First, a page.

Coach K stirs up Duke vs. Fab 5 issue again. Ugh.

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Grant Hill and Jalen Rose hugged it out. Or talked it out. Or tweeted it out. So finally we can put this whole Fab 5 vs. Duke thing to bed….

Then here comes Mike Krzyzewski. Like your grandfather that just heard about this Lady Gaga person and wants to tell you she can’t sing, he decided Tuesday to jump in and comment on Rose saying Duke didn’t recruit black people like him when Krzyzewski was on the radio Tuesday (as transcribed by ESPN Chicago).

“Obviously, that was a poor choice of words and very insulting to everyone here at Duke but especially, not just our African-American players, but any African-American students,” Krzyzewski said on “The Waddle & Silvy Show” on ESPN 1000 in Chicago Tuesday. “When you judge within a race, you start judging, like you put categories as to who you are. I think that’s just the wrong thing to do….

“We were very successful against them and, to be quite frank with you, we recruited Chris Webber,” he said. “I didn’t recruit Jalen Rose because we had Grant Hill and I’m happy with that. We didn’t look at the other, Juwan Howard [because] we knew he wasn’t going to come to Duke. The other two kids we didn’t think were the caliber that could play as well as Thomas Hill and Brian Davis and Billy McCaffery. They’re good kids. They were good kids….

“They had a heck of a run but, they didn’t leave anything, they didn’t establish anything there,” Krzyzewski said. “The guys that I had established something that Jay Williams continued to do 10 years later — the standards of what it meant to be a Duke basketball player.”

Really? Coach K, if you’re not going to add anything new to the conversation at this point, please let it die. And you didn’t add.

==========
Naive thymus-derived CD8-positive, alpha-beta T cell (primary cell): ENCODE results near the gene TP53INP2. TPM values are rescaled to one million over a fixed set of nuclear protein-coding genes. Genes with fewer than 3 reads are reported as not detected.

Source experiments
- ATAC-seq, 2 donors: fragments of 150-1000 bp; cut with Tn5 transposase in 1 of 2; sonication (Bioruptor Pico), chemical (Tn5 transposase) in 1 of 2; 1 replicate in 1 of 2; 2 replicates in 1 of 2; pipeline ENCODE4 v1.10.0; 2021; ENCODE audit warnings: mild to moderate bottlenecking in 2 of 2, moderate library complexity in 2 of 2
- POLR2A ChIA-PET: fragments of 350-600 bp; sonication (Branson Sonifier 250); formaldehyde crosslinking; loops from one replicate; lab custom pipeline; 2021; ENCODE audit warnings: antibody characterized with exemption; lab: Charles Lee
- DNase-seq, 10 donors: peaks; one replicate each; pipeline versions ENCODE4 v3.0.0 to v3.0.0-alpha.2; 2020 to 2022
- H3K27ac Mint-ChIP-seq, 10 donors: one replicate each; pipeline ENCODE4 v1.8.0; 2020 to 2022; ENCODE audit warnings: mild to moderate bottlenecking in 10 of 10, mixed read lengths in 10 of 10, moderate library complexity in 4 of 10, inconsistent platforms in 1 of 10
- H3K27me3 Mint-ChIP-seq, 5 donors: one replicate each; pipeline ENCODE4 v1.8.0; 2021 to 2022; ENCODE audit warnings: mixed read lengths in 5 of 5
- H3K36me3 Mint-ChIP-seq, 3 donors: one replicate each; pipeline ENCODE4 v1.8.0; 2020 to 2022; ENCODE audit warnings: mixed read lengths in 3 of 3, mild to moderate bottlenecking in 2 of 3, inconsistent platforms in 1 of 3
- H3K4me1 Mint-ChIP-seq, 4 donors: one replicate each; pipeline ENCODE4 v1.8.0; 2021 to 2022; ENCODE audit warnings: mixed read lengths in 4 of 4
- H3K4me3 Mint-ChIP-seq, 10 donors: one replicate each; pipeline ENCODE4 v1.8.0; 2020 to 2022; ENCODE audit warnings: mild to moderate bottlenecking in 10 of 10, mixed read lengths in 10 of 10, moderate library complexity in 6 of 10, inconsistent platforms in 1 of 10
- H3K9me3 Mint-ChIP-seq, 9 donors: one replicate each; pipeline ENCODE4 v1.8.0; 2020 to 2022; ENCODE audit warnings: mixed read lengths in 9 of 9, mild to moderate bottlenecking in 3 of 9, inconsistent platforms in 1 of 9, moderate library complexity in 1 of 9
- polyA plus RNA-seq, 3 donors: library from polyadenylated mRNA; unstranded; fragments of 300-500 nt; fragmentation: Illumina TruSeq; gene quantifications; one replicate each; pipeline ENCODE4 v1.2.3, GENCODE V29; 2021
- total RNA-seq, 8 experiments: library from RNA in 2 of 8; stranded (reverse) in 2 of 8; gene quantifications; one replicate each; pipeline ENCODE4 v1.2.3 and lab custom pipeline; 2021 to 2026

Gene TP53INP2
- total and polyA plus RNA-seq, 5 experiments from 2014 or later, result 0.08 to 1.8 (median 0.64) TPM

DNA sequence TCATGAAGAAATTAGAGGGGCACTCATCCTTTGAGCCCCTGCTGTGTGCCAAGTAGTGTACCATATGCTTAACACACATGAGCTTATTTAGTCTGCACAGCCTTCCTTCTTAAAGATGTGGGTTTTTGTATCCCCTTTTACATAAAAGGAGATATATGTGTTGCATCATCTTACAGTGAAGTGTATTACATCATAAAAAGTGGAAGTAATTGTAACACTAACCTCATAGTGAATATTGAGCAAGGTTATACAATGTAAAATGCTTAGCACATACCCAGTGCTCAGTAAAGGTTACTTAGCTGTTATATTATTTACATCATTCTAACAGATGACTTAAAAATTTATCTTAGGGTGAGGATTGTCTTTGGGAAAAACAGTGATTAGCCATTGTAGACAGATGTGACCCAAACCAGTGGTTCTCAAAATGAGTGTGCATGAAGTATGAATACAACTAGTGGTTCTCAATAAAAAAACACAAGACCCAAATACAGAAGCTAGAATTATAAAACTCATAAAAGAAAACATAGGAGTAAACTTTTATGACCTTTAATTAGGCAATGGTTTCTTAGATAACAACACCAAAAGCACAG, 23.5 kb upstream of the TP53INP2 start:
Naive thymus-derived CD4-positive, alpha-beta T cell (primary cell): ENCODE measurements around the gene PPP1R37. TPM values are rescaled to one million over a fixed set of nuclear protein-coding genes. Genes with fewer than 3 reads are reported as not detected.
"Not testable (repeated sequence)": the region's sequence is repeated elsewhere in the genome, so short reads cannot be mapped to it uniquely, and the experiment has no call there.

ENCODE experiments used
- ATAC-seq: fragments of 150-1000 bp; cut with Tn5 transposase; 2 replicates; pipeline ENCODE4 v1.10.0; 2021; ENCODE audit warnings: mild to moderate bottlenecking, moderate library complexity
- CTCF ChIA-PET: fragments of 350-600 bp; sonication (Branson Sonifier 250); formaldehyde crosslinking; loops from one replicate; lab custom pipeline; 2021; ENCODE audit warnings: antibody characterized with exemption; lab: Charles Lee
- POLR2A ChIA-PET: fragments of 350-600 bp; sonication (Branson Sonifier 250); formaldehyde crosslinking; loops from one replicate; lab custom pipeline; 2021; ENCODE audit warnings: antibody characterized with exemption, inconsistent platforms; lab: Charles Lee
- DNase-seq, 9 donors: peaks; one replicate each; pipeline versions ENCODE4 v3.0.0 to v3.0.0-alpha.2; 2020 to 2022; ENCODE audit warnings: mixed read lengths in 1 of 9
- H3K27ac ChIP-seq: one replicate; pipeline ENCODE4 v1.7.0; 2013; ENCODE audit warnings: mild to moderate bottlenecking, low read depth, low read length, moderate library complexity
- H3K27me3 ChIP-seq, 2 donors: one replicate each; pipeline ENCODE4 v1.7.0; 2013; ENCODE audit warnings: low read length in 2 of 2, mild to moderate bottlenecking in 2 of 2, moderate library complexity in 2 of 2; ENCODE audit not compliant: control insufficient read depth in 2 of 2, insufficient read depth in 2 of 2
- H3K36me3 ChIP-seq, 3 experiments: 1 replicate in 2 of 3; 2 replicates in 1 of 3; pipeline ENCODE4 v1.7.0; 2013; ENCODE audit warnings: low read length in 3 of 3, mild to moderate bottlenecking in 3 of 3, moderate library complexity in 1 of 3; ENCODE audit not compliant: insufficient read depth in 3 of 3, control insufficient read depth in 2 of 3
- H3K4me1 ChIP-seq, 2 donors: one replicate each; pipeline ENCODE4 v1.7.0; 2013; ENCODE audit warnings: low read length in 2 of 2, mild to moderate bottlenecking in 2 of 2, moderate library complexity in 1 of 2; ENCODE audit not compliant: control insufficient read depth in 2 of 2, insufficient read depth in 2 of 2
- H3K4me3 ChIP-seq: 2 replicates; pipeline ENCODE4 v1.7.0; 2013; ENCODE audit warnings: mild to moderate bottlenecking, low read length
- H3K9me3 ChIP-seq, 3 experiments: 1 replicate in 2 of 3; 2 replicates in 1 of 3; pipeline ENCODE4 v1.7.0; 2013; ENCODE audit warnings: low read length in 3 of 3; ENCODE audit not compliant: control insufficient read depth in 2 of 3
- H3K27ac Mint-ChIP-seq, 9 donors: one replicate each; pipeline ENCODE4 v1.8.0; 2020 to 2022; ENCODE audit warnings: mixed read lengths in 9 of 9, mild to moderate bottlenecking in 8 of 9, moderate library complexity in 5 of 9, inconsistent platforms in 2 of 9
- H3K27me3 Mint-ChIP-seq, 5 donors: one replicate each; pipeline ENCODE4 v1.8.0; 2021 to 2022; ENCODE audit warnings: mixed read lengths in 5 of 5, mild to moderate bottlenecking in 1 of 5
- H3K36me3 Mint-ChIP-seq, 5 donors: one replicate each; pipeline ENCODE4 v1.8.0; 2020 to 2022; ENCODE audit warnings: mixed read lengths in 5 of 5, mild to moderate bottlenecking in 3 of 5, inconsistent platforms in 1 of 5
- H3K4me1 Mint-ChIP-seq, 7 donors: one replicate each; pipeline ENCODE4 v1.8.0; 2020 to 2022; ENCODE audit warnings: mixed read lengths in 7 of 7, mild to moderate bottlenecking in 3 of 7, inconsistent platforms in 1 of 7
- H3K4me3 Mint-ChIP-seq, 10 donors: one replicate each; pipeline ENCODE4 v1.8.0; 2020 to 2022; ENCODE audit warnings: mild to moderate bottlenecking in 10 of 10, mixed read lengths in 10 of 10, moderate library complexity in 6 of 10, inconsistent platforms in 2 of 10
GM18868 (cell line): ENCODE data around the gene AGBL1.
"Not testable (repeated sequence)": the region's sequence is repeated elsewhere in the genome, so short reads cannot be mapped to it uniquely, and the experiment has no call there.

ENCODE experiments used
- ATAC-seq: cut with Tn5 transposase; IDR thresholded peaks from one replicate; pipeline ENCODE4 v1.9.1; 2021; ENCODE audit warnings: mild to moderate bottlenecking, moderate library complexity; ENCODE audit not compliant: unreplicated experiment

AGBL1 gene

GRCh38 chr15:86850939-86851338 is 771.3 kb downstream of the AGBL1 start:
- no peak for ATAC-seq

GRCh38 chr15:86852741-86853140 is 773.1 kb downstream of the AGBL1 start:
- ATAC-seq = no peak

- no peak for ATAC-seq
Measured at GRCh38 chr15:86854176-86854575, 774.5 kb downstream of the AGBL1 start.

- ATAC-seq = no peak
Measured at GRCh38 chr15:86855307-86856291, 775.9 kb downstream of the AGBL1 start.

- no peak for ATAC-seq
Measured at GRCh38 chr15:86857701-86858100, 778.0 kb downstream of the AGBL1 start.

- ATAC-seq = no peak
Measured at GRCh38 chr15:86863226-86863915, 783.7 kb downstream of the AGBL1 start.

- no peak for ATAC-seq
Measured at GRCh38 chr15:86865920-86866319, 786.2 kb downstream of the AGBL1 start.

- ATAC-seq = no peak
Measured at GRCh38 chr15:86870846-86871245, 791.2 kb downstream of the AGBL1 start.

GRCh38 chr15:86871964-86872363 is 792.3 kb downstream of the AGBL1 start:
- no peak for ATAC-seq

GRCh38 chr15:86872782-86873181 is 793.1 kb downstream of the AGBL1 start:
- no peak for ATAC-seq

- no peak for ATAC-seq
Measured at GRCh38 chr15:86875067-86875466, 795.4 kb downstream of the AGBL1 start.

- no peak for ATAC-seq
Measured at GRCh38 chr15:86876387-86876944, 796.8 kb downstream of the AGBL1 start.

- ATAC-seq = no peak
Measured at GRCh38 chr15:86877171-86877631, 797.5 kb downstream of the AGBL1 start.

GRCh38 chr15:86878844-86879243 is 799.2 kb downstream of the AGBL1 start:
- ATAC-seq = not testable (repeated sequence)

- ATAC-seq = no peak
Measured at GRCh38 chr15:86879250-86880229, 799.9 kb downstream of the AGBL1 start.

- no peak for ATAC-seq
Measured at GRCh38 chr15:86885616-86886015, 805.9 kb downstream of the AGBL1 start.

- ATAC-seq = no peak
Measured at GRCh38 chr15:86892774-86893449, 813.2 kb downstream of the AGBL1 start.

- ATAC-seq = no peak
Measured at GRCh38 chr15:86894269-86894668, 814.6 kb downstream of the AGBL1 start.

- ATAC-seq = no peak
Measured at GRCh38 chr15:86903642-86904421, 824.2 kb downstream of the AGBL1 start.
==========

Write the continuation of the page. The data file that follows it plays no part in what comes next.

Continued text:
Again, the Fab 5 documentary ESPN did was interesting but not exactly balanced (what the Fab 5 did in terms of culture and style really was just building on what the teams at UNLV had done immediately before them, which built on what Georgetown had done in the 1980s). Rose has said his comments were how he saw the world at 17. Everyone has hashed this all out to death.

We’re done here. Move on. That includes you, Coach K.

Terry Rozier on Celtics’ challenge: “Too talented, yeah. Too talented.”

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Too many mouths to feed.

Among the many “what is wrong with the Celtics?” theories the idea that there are too many players who want touches and shots had a lot of traction around the league. Last playoffs, then rookie Jayson Tatum, second-year player Jaylen Brown, and “scary” Terry Rozier had increased roles — and thrived. They were the alphas (along with Al Horford), the guys with the ball in their hands leading a team to the conference finals, and they liked it — these are young players trying to carve out a role (or, in Rozier’s case, prove to other team’s he’s a starting point guard) and they didn’t want to take a step back. But that’s what had to happen with the return of Kyrie Irving and Gordon Hayward to the rotation. The result was a lack of a pecking order on offense, uncomfortable sacrifices, and precious little of the fluid play that got them within a game of the Finals a year ago.

Rozier seems to agree with that theory, speaking to Vincent Goodwill of Yahoo Sports in a story about Kyrie Irving’s adjustment to being a leader.